Point #2: What's a racist? In the old paradigm, this was an easy question to answer: a racist was a white person who held unjustifiable views about people who weren't white, and who, because they were empowered by a majority privilege, used those views to justify a socially unjust political order. But in the new paradigm, where "black" and "white" are simply cultural choices, racism will be nothing other than preferring your own culture to that of another (which everyone does, implicitly, by choosing to be a part of their own culture). A white racist, regardless of skin color, will be a golf-playing, vegetarian-eating, elevator-music-listening, dress-shirt wearing, minivan driving person who prefers those forms to the alternatives offered by black culture, which might be things like art, basketball, community-sponsored-events, and louder music.
If all of this sounds "racist" to your ear--well, indeed it is! But whether it's a problem or not is the new question. Consider that it is only a terrible thing to define these cultures as I just did IF you presume, "a priori," that one list is intrinsically better or nobler than the other. And if you do think that way, I suspect you haven't made the quantum leap with me yet.
Point #3: What's to be done? The answer should be obvious by now: nothing. Just choose your culture, and enjoy! In an interview last night on Gwen Ifill's PBS program, linguist-turned-social-commentator (no, not Chomsky) John McWhorter, who is
black ... er, white (?!) said this:
I actually think that it is a very important thing that Jimmy Carter has mentioned this. I don't think there's any harm in pointing out the fact that racism may or even does play a part in what's going on. But it just seems to me that it used to be that we were talking about how the racism out there might keep Barack Obama from the White House. I found that to be a very urgent issue. This time, we're saying that the racism, well, what? We're really just describing something that's not going to go away any time soon and I don't think really has that much effect upon the way our lives and the way the government of our lives is going to be going.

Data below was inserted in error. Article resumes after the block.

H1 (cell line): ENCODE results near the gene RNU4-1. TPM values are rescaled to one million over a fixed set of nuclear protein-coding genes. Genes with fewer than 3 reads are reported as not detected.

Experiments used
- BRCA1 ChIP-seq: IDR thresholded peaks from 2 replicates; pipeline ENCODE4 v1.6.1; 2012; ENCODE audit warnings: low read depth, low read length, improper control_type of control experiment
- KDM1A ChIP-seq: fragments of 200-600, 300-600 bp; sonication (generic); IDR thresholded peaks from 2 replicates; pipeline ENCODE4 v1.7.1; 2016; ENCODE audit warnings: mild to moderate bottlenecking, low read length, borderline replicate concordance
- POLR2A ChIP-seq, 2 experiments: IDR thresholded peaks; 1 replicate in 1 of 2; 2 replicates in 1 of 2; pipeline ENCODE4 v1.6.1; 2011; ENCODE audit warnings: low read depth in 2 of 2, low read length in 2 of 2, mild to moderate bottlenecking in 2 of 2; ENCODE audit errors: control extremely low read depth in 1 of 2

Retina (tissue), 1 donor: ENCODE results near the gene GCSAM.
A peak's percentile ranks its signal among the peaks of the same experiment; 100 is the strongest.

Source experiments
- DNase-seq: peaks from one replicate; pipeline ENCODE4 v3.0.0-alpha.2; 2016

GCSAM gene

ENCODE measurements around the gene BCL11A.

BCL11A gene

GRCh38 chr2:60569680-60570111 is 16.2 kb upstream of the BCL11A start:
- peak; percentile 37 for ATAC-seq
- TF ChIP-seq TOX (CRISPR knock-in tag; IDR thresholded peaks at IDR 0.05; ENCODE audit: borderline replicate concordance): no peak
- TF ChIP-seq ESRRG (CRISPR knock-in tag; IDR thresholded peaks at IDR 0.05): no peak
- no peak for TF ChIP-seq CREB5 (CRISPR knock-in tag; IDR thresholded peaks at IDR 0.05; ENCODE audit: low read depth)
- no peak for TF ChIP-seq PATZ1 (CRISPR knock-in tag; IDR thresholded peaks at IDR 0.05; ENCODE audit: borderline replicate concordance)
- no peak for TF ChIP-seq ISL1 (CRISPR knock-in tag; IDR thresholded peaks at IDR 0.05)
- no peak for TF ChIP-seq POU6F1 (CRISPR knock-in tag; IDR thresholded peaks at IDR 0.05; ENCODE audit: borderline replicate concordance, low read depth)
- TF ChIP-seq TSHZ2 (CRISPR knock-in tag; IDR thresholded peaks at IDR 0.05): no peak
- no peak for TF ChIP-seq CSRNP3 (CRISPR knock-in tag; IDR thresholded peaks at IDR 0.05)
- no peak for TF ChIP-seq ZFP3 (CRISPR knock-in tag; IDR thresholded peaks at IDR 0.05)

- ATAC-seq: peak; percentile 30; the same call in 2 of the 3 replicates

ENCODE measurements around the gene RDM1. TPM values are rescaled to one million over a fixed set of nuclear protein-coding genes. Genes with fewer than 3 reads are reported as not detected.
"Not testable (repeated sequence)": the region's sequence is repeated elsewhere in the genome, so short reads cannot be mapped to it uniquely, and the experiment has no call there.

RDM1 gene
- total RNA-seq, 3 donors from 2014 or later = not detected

...because what's "not going to go away" isn't the old kind of unjustified, unconscious racial prejudice -- rather, it's the new kind of "racism," based in existential choices about which culture is "ours," and which is the dying culture. It's the Barbarians vs. the Romans, and it's the Romans vs. the Christians, and it's not clear whose way is better. What's at stake now is nothing less than this: who are we? And are we really a "we" at all?
One final point in conclusion: obviously, there is the possibility of those culturally-hybrid people who like both basketball and golf, but I think we will see, increasingly, that the "middle way" becomes a difficult position to hold. Or as Yeats said, "The center cannot hold." The "grays," people like me and Harold and Kumar and Barack Obama, who iron our shirts, hold graduate degrees, drink pinot noir and who love fried chicken and occasionally enjoy a good Bob Marley album (and who know what I mean when I say "a good Bob Marley album," ahem...) are going to have to choose. Just as moderates have been drown-out of the national political dialogue for years by the polarization of Republican and Democratic ideologists, the cross-overs, those comfortable in both black culture and white culture, will be ignored and ultimately unrewarded-out-of-history.
P.S. -- I really think of this as my finest blog-essay to date. Thanks for reading.